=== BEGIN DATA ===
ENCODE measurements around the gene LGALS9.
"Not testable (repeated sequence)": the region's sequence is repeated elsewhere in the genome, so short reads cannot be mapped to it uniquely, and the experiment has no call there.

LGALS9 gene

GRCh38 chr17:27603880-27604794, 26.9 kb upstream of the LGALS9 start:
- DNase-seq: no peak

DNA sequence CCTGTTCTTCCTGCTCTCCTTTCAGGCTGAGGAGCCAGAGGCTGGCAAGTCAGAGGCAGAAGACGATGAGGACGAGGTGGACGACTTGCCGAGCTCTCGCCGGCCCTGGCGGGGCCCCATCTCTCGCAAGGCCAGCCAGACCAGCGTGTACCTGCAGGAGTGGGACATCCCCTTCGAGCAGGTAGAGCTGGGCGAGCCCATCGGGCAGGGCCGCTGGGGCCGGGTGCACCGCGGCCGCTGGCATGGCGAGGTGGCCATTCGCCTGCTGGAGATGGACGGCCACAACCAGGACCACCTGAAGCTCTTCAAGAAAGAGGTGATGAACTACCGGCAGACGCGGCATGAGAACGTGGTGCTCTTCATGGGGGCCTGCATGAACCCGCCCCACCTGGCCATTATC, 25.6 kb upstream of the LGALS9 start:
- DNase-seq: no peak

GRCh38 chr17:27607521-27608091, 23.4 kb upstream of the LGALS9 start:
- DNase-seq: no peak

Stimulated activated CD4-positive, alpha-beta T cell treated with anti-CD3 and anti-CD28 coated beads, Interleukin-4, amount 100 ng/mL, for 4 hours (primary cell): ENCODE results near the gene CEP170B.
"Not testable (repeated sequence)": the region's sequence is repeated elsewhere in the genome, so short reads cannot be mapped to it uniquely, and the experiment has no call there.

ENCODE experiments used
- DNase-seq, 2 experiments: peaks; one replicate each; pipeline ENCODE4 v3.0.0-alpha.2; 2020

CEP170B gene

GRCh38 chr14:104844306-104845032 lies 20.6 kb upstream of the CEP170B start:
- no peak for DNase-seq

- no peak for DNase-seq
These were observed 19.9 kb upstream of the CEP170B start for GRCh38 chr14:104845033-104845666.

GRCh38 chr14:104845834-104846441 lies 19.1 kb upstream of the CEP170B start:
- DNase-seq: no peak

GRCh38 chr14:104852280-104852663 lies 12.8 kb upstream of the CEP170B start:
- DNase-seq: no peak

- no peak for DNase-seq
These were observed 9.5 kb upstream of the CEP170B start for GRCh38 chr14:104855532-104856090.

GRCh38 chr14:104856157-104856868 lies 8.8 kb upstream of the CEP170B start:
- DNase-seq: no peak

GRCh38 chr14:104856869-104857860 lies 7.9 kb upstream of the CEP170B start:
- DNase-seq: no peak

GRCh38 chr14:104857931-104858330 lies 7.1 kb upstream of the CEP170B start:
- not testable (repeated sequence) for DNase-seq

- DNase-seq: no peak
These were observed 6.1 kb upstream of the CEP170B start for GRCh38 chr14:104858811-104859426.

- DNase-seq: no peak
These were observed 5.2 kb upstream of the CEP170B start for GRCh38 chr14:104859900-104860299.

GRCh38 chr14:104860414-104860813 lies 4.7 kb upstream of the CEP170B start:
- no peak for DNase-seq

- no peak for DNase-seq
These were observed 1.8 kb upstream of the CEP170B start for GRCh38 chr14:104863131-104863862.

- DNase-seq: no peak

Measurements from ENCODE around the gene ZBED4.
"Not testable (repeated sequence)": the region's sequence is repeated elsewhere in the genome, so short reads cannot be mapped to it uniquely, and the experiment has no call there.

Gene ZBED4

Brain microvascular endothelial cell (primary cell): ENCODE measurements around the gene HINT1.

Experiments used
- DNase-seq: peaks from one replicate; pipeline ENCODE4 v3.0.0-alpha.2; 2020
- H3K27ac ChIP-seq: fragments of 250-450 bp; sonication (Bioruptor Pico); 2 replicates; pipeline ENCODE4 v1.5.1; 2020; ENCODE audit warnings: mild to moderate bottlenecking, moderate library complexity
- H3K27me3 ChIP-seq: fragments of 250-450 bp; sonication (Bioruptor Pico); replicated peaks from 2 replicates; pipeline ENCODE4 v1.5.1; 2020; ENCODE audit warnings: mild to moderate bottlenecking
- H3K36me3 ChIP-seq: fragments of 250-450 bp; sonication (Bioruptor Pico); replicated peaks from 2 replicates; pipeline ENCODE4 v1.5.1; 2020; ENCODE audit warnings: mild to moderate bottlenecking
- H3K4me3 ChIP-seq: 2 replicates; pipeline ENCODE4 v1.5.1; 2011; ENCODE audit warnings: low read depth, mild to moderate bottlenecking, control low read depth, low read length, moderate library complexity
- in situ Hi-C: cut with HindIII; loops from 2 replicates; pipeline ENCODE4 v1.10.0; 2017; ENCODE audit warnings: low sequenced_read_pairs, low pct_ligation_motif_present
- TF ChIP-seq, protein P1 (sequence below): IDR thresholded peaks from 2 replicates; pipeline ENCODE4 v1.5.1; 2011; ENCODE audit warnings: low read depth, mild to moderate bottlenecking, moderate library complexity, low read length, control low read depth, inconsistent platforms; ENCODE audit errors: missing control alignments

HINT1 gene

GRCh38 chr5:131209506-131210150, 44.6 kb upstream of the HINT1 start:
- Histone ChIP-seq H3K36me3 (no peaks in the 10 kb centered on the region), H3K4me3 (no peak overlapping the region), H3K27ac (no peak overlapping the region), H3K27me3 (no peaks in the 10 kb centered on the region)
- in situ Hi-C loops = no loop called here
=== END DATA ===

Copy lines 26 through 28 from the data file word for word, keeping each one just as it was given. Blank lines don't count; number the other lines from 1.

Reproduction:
- DNase-seq: no peak

GRCh38 chr14:104856869-104857860 lies 7.9 kb upstream of the CEP170B start:
- DNase-seq: no peak